IMF Survey: Crisis is Opportunity for Deeper, Faster Integration
March 29, 2010
- Clear benefits of European integration
- Crisis exposed weaknesses in institutional framework
- Europe needs to look outward
A TV panel debate, set at the Royal Castle in Warsaw, saw a lively discussion about Europe’s past and future. Better coordination of economic policy would strengthen Europe’s common currency, the IMF chief said.
“When you build a single currency, the natural step that follows should be a coordinated economic policy. Beyond monetary policy, Europeans must give themselves the means to manage economic policy,” Strauss-Kahn told his audience.
The debate, titled “Twenty years of Transformation in Central and Eastern Europe: Fulfilling the European Promise,” featured IMF Managing Director Dominique Strauss-Kahn, former Latvian President Vaira Vike-Freiberga, editor-in-chief of Gazeta Wyborcza Adam Michnik, and Jacques Rupnik, a historian. It will be broadcast by France 24 on April 6.
Current crisis represents opportunity for Europe
All four panelists pointed to the achievements of Europe since the single currency was introduced in 1999. But they also agreed the crisis has exposed weaknesses in the policy framework. Now is the time to address such weaknesses and to further strengthen economic governance in the eurozone, which includes the 16 members of the European Union that share Europe’s common currency, the euro.
The panelists were generally optimistic that Europe would emerge stronger from the current crisis. “There is no reason why the European Union would not be able to overcome this crisis, Strauss-Kahn said. “When I hear views from outside Europe, people say they are amazed at the incredible achievements of Europe, yet they are surprised that sometimes easy things cannot seem to be completed.”
“European integration is the best idea Europe has had in 2000 years. We must do what it takes to pursue the purpose,” Michnik said. Vike-Freiberga agreed. “Europeans have been complacent. Eurozone countries have been complacent. If we had followed up on the Lisbon strategy, we would be ahead of the game.”
“The crisis shows when the weather is quiet, existing institutions work well enough,” Strauss-Kahn added. “But when you have a storm, then weaknesses of this institution appear clearly. And better coordination and stronger coordination in economic policy in my view is absolutely needed.”
Playing by the rules
Belonging to the European Union and the eurozone has brought tremendous benefits to member countries. But these advantages also come with commensurate responsibilities. Panelists offered their take on the lessons they draw from the crisis and how to devise credible mechanisms for economic coordination.
The crisis is the eurozone’s own making because “some countries are not following the rules they set for themselves and for new entrants,” Vike-Freiberga said. It was now imperative that these countries put their own house in order, she said.
Strauss-Kahn said that the Stability and Growth Pact is part of the answer, but its rules must be better enforced. Better region-wide surveillance is also key. “The Stability and Growth Pact is only about fiscal rules. Europeans should also think in terms of shared research and development and innovation policies. Implementation of the Lisbon agenda cannot be left to the individual good will of countries,” he said.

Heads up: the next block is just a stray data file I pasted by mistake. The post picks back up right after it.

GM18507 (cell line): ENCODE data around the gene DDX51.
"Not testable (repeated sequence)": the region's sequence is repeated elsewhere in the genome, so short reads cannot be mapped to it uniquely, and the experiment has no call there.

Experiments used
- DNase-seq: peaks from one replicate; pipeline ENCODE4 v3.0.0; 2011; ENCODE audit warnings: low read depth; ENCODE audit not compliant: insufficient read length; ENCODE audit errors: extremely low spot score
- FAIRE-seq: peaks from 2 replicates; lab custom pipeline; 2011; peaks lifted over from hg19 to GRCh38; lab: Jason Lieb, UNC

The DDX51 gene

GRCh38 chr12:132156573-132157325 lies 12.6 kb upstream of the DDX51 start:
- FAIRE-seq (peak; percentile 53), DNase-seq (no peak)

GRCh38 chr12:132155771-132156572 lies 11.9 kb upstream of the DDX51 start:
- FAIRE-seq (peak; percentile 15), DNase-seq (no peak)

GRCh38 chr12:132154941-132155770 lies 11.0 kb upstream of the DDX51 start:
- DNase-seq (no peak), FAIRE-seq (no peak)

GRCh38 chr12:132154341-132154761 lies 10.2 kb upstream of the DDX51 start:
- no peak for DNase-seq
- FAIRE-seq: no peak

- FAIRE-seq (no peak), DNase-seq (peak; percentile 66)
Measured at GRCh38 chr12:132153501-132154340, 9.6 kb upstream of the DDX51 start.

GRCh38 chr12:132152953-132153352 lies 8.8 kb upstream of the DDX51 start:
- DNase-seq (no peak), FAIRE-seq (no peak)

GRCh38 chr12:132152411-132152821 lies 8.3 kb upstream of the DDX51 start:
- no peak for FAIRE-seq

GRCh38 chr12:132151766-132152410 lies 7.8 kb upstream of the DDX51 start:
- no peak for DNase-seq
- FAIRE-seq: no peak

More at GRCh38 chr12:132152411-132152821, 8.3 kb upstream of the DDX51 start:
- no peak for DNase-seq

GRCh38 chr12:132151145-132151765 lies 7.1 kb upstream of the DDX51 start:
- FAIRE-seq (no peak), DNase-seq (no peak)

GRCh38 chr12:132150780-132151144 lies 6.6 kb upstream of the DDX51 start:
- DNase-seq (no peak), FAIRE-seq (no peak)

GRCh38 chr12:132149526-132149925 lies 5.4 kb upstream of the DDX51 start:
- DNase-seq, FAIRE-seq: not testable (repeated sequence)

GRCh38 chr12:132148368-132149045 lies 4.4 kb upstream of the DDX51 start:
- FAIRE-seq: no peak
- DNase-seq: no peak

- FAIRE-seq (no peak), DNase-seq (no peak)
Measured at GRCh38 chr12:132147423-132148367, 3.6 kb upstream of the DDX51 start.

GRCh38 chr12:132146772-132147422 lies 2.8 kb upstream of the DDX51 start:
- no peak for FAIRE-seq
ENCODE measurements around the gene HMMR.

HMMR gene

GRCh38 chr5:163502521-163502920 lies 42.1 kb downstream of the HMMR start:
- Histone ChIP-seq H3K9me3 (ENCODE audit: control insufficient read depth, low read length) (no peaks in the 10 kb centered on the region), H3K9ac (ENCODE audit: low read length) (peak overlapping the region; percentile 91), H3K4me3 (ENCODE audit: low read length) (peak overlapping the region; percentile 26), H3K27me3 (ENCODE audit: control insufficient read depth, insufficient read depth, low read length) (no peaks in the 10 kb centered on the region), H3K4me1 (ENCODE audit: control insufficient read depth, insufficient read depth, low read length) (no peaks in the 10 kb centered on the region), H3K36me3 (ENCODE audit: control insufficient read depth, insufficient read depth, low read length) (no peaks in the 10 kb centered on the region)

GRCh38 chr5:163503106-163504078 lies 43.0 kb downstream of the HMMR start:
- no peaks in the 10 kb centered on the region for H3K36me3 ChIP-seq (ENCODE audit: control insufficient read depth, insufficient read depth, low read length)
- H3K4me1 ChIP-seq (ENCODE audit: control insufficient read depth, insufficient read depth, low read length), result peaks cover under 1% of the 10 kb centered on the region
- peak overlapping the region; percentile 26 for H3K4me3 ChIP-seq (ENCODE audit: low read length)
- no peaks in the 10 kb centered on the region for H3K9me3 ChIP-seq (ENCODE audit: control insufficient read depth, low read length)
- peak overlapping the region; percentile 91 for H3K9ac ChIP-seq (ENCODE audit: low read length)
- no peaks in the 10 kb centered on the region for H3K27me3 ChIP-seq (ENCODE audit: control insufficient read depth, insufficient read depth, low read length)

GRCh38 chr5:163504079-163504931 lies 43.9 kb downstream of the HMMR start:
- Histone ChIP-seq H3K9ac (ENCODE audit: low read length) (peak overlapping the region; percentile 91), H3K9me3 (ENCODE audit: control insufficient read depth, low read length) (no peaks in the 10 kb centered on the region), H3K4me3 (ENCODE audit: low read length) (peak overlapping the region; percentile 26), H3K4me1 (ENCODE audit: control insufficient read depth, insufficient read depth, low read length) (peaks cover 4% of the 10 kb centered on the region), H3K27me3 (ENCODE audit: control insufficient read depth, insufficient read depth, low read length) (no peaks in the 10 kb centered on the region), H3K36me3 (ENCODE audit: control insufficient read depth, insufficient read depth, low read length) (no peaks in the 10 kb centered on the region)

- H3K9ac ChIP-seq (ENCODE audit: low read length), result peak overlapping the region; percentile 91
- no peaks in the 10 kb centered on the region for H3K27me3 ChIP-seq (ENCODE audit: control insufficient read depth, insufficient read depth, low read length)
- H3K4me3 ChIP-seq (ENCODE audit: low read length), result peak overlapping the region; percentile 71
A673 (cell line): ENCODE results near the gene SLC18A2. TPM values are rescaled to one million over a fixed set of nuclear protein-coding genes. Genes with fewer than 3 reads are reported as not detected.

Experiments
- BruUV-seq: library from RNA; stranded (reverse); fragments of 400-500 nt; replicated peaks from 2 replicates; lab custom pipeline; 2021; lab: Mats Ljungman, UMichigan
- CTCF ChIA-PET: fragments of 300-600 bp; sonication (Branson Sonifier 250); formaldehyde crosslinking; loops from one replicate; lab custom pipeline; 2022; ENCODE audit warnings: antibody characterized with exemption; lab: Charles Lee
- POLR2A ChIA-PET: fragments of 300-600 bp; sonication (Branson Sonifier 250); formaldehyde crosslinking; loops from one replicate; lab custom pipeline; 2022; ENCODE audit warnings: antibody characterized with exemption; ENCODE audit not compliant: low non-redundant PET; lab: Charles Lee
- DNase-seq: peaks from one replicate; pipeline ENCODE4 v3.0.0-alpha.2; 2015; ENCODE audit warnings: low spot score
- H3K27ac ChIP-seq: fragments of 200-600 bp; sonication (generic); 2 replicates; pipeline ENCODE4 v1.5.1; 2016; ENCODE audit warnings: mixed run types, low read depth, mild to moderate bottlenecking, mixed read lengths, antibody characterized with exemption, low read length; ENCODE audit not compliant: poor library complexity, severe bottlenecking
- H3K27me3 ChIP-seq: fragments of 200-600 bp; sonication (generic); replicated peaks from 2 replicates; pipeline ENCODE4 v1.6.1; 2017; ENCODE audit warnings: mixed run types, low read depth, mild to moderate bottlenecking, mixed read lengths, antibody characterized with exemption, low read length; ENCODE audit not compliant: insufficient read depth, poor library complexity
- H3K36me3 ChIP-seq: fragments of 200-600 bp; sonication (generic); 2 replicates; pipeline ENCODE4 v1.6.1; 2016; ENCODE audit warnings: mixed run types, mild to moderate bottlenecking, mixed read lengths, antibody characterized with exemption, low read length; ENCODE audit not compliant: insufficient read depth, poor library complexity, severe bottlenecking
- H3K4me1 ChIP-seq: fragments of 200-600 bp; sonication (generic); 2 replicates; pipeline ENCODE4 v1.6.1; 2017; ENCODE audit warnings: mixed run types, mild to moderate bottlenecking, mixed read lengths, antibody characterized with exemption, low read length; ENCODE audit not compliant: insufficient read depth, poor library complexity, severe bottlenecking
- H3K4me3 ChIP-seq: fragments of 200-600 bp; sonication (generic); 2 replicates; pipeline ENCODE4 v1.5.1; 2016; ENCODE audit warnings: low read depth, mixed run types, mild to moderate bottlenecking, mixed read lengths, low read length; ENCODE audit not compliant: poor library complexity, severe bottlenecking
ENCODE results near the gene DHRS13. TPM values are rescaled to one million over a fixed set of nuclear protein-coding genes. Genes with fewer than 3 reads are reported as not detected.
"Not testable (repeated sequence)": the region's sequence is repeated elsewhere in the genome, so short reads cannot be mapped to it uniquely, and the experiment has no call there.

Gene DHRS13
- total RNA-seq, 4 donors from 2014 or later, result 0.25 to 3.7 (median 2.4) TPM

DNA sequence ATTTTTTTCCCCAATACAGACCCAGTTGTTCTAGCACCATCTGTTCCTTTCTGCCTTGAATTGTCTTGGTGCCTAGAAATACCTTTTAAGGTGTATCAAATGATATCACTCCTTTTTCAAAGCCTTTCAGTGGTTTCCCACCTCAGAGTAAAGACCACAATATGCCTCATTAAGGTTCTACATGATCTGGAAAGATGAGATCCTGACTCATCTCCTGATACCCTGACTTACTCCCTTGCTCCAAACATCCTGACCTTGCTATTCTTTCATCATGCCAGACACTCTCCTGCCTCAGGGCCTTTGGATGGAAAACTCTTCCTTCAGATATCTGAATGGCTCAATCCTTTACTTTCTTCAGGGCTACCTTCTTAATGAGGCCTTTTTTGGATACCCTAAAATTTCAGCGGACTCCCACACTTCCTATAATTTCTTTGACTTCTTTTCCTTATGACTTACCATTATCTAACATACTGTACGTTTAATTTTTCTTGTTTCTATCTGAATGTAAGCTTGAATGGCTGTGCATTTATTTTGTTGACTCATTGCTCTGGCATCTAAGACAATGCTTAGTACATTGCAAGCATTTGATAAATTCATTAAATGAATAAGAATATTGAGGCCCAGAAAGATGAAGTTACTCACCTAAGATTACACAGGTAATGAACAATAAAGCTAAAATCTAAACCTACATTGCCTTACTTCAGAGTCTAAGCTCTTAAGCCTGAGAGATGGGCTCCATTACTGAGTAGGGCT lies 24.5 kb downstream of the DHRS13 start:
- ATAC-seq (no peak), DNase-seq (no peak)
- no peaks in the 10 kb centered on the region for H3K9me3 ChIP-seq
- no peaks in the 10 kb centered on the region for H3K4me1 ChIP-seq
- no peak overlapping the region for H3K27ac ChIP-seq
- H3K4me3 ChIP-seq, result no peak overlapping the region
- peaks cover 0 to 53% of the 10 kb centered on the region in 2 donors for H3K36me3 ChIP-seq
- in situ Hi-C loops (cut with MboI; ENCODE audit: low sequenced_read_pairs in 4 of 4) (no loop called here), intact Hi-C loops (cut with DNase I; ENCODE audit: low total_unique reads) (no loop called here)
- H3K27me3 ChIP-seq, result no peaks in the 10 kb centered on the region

Panelists concurred that implementation is key, and there should be no double standards for different sets of countries. Vike-Freiberga called on the eurozone countries to be faithful to their commitments to the EU members in emerging Europe.
Europe and the world
Strauss-Kahn stressed that it is essential that Europeans not be too inward-looking. “India, China, the United States and other parts of the world are growing fast. If Europe is to retain its place in the global economy, it too needs to move fast,” he said.
He urged policymakers to use the crisis as an opportunity to move ahead with deeper and faster integration. He and other panelists agreed the challenge is more political than technical. “20 years from now, when Europeans look back at the present period, will they see a missed opportunity? Not to be too emphatic, but what is at stake in the current debates is simply the future of Europe,” he said.
In response to a question about Greece, Strauss-Kahn said that the IMF stands ready to help if asked to do so by the government. The IMF is not looking to be asked, he said, adding that he hoped that the Greek government will be able to manage without assistance from the IMF.
Rupnik said that even though the Greek crisis had dealt a serious blow to Europe’s image, a more long-term view would help put the crisis into perspective. “You can never take integration for granted,” he said. “It is not a linear process.” The current developments provided an opportunity for Europeans to spur political trust, transparency, and commitment, he said.
Strauss-Kahn and the other panelists were asked a number of questions from the audience. Themes ranged from the costs of addressing the demographic shock and ageing in Europe―was there a “hidden debt” facing the continent?―to whether Europe should rely more on market discipline in the future and less on the Maastricht Treaty. What specific measures were needed to strengthen economic coordination in Europe? Should more powers be transferred to the Commission, for instance in the areas of competition and deregulation?
The panel debate will be aired on April 6 by France’s TV24 broadcast network. It will also be available on imf.org.